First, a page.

German energy giant E.ON splits into renewable & fossil fuel companies
The company says it wants to tap into the growth potential of the fast-changing energy world.
“We are convinced that it’s necessary to respond to dramatically altered global energy markets, technical innovation, and more diverse customer expectations with a bold new beginning. E.ON’s existing broad business model can no longer properly address these new challenges,” Werner Wenning, the chairman of the company’s supervisory board, said in a statement released Sunday.
— StollmeyerAlice (@StollmeyerEU) December 1, 2014
The switch to wind and solar power prompted a rise in E.ON’s stock price to a two-year high. The company saw its profits slump by 20 percent in the second quarter, and 7 percent in the third quarter, on the back of weak electricity prices.
Germany’s energy sector has been in disarray since 2011, when it hit the off switch on its nuclear power industry in the aftermath of the Fukushima catastrophe. Before the ban, nuclear provided some 50 percent of the country’s power.
Gas and coal have been used to fill the gap, but government subsidies have made solar energy just as affordable as conventional power sources. The government subsidizes renewables to the tune of $16 billion per year, and will spend another €550 billion over the next 26 years, with the aim of 80 percent renewable energy by 2050. Currently, one quarter of Germany’s energy comes from environmentally-friendly sources such as wind and solar.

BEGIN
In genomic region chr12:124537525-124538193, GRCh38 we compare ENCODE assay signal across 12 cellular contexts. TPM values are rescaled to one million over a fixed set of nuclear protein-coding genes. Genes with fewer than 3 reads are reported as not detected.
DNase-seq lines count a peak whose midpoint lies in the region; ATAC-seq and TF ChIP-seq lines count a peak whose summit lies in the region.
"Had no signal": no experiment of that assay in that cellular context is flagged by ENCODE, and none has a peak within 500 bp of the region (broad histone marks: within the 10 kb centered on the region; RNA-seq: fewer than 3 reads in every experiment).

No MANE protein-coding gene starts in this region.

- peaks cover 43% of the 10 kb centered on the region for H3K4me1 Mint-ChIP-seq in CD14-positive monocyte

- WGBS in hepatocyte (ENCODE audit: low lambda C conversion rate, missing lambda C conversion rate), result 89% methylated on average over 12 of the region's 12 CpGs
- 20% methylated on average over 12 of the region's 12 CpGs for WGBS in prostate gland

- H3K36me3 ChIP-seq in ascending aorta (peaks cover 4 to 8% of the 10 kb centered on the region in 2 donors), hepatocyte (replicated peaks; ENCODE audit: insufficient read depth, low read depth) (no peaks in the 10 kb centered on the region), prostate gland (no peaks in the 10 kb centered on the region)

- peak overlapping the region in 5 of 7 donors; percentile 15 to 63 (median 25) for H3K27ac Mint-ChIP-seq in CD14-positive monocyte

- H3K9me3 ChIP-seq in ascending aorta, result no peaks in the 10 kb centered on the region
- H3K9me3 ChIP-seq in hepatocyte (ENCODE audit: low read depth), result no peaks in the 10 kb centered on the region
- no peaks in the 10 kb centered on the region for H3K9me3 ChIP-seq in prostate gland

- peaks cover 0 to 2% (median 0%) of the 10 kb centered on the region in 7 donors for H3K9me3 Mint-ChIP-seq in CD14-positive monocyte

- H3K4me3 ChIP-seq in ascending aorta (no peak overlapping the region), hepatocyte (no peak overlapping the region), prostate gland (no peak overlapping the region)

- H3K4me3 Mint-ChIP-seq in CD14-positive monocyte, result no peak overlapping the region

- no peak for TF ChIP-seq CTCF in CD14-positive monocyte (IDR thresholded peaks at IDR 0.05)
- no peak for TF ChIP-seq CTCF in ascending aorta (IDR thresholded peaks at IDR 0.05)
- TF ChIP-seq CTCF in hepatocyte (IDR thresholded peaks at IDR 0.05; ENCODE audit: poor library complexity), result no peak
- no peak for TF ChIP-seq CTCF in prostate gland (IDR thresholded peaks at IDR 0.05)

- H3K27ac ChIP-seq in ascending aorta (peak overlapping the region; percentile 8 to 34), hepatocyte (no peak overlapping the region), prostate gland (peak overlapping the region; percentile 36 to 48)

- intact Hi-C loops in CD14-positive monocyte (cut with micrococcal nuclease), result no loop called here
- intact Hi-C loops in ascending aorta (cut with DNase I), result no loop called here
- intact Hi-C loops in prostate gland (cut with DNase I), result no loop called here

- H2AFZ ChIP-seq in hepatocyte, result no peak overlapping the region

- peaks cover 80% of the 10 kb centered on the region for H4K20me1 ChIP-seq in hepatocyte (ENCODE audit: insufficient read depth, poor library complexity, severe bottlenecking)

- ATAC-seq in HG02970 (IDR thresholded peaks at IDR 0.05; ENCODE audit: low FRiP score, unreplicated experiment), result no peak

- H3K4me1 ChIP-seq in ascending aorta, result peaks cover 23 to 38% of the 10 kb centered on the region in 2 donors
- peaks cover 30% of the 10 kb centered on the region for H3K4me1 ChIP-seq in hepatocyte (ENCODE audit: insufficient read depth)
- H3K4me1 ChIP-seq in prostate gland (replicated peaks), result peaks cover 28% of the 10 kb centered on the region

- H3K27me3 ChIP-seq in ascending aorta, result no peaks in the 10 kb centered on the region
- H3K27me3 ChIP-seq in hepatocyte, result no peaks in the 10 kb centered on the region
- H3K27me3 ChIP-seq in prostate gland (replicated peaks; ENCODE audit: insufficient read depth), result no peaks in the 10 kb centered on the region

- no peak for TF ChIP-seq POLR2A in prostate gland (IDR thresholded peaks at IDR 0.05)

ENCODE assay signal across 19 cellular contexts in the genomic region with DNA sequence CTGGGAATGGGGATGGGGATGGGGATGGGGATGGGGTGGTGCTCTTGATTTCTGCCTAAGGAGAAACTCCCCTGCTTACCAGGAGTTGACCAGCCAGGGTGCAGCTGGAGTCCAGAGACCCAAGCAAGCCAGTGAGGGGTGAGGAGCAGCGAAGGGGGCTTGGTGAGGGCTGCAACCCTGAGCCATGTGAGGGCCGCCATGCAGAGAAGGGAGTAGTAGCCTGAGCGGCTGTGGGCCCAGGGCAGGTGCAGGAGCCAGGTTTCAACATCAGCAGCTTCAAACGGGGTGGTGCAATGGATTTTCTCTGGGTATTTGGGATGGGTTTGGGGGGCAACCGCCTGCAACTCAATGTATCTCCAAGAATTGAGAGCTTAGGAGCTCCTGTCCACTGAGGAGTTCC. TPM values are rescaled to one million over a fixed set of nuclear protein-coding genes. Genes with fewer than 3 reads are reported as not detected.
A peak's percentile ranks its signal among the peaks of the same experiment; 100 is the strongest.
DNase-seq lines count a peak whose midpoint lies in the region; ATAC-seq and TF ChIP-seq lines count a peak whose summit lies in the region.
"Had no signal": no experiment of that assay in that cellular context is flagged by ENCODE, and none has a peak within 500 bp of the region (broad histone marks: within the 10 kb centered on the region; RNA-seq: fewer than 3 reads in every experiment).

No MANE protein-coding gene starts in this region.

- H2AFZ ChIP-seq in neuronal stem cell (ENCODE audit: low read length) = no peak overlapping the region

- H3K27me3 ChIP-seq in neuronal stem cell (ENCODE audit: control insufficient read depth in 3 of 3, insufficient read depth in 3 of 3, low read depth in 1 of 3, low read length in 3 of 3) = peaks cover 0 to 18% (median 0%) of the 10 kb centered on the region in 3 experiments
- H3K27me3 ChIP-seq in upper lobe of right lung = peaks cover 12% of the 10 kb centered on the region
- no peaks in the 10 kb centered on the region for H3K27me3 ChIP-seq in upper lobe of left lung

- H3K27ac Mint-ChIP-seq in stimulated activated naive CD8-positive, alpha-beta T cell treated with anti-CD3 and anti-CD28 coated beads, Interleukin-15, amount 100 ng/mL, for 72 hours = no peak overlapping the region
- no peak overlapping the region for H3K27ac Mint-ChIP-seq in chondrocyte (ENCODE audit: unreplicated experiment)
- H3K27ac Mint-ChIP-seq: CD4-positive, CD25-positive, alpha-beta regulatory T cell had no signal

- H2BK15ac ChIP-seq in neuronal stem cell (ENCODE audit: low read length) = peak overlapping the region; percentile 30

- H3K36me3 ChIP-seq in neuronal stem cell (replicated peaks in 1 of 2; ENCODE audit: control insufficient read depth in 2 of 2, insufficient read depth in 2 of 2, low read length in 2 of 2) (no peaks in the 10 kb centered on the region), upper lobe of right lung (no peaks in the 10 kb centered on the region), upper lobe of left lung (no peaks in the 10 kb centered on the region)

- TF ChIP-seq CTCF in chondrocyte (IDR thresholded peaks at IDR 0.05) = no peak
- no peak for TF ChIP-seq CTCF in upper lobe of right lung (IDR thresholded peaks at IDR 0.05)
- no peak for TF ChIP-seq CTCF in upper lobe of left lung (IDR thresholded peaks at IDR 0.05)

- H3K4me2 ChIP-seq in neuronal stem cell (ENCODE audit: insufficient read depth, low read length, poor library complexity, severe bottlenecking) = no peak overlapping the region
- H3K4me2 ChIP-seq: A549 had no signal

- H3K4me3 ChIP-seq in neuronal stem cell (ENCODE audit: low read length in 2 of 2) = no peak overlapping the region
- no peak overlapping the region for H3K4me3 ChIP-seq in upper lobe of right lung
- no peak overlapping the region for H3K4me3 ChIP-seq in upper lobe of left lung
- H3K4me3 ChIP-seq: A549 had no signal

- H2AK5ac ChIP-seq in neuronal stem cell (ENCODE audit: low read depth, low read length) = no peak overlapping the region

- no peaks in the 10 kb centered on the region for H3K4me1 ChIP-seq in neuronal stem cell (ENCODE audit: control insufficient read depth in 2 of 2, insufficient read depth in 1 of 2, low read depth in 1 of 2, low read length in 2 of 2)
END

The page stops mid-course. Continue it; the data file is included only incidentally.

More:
The new strategy will mean E.ON divesting all of its Spanish assets and considering a similar strategy for Italy. Ditching these generation assets will cost the company $4.5 billion, which the company expects to lead to an overall loss in 2014.
The Dusseldorf-based company said the spinoff will not result in job cuts, as 40,000 employees will stay at the parent group, and 20,000 will join the new company.
Splitting E.ON into two will make the company “more viable for the future,” according to Sunday’s statement. Germany is one of the top six renewable power countries in the world, along with China, the US, Brazil and Canada.
By 2022, the EU plans to have no nuclear plants in operation and to meet more than 80 percent of electricity demand with renewables.